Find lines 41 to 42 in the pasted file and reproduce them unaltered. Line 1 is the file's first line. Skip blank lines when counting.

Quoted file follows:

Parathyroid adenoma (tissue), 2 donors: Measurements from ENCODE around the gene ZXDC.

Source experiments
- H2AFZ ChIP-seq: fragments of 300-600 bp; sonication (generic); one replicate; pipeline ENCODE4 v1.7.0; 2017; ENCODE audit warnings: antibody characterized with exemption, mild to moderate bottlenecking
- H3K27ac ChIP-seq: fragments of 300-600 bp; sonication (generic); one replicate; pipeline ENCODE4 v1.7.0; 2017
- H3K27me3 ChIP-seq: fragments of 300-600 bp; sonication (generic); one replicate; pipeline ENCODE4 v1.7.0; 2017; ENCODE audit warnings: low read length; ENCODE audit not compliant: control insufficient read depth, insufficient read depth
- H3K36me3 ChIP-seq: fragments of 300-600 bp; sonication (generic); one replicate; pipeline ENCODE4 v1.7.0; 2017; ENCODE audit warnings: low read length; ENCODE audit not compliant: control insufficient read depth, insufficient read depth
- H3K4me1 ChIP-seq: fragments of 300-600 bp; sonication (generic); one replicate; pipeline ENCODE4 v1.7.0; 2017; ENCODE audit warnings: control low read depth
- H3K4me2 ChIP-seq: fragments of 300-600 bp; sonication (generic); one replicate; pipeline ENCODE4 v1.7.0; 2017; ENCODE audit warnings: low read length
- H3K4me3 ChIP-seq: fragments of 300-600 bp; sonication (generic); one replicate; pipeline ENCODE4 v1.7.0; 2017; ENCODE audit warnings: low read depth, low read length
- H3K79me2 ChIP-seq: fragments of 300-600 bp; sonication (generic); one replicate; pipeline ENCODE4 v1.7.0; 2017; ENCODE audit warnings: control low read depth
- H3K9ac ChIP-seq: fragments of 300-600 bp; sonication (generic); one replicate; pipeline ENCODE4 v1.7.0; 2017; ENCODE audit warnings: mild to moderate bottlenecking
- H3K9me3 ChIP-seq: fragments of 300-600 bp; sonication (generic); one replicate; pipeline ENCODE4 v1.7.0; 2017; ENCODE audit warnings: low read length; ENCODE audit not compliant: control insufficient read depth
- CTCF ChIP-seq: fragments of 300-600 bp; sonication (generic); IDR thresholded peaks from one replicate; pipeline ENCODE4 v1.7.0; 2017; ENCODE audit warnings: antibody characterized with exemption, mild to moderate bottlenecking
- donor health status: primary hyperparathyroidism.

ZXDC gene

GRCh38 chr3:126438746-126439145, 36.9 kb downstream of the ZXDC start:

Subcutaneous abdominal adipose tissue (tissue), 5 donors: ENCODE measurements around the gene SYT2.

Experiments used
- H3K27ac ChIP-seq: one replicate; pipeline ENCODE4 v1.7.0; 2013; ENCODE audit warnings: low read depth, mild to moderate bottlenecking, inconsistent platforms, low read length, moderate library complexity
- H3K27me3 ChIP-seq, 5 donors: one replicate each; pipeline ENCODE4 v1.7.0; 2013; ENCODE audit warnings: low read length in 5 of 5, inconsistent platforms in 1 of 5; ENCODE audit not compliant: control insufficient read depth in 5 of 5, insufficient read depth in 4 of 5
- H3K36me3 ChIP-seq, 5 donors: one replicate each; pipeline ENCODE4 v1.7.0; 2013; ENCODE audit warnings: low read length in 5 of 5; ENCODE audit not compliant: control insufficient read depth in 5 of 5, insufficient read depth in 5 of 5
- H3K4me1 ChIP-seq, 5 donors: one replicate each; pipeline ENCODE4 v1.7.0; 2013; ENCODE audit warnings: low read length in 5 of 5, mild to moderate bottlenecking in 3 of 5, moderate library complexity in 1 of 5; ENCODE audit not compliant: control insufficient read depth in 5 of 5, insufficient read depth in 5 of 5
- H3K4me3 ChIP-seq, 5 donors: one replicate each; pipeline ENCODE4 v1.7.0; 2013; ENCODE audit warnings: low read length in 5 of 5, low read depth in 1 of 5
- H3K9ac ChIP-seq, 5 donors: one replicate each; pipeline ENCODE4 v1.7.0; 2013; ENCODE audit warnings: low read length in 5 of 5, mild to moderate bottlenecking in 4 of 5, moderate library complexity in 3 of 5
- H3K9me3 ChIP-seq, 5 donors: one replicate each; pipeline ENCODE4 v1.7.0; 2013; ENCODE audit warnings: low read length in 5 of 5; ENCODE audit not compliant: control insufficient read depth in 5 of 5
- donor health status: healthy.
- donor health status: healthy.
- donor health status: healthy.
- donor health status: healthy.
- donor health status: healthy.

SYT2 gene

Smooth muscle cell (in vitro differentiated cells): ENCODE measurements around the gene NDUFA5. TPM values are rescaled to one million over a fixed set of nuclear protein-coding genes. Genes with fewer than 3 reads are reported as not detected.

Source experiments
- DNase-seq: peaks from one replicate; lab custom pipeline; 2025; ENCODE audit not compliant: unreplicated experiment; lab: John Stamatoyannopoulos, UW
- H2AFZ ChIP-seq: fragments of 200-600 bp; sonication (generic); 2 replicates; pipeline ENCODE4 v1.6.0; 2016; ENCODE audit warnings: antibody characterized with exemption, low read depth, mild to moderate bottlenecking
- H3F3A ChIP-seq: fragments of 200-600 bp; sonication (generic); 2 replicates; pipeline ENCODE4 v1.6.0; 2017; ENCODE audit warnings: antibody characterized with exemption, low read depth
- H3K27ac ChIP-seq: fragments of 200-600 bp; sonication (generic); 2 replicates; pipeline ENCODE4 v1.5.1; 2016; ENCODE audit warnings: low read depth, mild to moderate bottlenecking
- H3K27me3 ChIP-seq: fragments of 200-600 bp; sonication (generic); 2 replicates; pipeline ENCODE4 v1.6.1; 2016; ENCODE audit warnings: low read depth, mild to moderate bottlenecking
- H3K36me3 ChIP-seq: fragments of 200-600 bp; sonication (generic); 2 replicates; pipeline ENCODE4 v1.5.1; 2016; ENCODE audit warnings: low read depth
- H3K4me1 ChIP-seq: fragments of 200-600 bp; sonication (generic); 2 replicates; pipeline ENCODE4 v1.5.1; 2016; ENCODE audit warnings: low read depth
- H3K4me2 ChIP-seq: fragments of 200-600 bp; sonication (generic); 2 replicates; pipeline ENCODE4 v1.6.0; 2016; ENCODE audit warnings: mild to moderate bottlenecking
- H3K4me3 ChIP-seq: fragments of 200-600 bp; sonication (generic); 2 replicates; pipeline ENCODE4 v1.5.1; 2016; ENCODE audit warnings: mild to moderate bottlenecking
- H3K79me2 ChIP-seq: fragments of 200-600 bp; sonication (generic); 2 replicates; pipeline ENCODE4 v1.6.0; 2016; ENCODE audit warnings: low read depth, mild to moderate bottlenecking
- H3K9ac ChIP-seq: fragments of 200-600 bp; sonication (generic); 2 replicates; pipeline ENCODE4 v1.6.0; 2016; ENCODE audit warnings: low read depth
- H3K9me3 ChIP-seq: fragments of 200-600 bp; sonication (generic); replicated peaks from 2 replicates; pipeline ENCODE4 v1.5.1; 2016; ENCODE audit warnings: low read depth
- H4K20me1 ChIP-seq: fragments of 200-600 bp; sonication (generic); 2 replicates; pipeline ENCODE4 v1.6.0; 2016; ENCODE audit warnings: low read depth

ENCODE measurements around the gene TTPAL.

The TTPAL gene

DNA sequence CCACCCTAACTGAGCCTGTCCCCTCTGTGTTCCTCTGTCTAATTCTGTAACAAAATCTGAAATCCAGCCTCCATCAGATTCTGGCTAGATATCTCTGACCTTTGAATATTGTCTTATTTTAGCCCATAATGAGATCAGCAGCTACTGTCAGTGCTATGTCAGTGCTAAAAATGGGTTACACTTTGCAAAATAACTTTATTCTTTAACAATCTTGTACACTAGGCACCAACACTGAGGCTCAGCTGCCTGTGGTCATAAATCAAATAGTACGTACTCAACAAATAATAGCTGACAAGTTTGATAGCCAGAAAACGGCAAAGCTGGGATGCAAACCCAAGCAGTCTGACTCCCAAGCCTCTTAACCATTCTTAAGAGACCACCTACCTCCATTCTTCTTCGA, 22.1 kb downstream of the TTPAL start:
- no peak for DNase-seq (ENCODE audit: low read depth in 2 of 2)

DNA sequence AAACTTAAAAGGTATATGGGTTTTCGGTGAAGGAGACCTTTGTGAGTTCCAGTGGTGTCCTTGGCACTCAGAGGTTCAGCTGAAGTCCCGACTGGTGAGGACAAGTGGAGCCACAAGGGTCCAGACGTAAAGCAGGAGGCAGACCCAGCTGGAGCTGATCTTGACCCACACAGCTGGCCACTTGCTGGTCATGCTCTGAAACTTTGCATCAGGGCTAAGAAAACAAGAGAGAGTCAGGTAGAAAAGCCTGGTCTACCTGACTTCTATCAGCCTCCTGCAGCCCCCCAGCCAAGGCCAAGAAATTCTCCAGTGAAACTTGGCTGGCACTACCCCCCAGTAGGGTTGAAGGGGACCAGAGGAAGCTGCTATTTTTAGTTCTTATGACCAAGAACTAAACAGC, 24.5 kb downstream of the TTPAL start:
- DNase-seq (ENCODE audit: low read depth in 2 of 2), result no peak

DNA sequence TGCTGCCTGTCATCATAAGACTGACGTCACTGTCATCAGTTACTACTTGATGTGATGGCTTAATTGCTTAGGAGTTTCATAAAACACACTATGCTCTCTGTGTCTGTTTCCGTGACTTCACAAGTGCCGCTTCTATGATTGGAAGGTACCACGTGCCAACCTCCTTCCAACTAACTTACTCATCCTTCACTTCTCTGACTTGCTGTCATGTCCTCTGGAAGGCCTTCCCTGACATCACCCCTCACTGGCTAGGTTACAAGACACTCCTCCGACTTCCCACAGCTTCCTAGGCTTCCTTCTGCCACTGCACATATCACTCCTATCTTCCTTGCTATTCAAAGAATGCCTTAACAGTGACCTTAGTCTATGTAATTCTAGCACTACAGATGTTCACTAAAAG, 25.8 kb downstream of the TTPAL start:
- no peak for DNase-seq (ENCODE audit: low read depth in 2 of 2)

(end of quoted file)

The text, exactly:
- H3K4me2 ChIP-seq: fragments of 200-600 bp; sonication (generic); 2 replicates; pipeline ENCODE4 v1.6.0; 2016; ENCODE audit warnings: mild to moderate bottlenecking
- H3K4me3 ChIP-seq: fragments of 200-600 bp; sonication (generic); 2 replicates; pipeline ENCODE4 v1.5.1; 2016; ENCODE audit warnings: mild to moderate bottlenecking